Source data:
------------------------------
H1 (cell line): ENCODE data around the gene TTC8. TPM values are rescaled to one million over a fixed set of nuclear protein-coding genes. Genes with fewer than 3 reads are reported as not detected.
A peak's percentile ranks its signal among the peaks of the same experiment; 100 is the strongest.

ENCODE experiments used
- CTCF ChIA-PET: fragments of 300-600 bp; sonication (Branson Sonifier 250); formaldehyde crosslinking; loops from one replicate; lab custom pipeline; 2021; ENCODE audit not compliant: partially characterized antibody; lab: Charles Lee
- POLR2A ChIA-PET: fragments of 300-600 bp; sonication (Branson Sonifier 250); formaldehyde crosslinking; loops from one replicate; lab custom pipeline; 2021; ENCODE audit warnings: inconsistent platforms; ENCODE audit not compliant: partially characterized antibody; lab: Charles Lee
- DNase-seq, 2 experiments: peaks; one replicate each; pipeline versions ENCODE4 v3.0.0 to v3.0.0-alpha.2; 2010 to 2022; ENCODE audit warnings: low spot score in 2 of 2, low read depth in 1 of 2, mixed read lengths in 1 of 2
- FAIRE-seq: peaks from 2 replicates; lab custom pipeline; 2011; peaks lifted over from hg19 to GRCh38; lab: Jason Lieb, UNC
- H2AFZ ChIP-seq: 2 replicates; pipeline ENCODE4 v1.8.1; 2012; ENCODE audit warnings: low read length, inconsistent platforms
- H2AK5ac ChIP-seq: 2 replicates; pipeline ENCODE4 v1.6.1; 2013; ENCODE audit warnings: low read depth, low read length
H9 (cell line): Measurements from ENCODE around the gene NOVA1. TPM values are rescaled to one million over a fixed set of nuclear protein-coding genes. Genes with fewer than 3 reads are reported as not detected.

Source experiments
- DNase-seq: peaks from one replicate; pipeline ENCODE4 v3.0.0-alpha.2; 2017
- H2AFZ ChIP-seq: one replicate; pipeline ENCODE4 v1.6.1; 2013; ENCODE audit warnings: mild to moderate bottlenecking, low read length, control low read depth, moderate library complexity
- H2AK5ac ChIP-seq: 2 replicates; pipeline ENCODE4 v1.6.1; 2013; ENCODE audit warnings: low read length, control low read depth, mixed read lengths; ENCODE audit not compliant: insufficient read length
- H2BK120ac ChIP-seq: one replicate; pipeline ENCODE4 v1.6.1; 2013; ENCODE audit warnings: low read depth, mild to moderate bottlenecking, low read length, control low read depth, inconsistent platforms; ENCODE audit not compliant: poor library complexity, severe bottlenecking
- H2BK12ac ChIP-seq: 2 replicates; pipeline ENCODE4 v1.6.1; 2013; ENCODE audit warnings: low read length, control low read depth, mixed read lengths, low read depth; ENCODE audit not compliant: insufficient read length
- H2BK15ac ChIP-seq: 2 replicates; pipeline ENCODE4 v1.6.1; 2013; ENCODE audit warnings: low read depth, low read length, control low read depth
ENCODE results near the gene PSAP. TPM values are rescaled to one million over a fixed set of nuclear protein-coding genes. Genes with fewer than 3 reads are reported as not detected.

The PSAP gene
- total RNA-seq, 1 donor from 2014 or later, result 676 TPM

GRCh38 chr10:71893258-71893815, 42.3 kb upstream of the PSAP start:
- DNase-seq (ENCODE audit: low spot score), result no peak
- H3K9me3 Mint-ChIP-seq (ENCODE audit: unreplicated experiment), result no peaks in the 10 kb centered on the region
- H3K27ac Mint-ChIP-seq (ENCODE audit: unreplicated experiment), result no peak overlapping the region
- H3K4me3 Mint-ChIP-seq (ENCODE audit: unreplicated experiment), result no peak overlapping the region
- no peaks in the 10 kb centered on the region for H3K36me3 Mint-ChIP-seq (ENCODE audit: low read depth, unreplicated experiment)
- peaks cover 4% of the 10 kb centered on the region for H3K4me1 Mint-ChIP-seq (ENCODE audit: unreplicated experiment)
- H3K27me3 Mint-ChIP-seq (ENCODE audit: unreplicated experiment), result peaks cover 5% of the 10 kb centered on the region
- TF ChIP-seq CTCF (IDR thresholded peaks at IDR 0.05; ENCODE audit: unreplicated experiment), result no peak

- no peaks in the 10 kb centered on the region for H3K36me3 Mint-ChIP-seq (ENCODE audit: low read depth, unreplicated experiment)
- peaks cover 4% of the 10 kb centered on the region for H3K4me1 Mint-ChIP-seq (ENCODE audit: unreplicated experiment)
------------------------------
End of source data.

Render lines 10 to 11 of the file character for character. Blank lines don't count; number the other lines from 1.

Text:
H9 (cell line): Measurements from ENCODE around the gene NOVA1. TPM values are rescaled to one million over a fixed set of nuclear protein-coding genes. Genes with fewer than 3 reads are reported as not detected.

Source experiments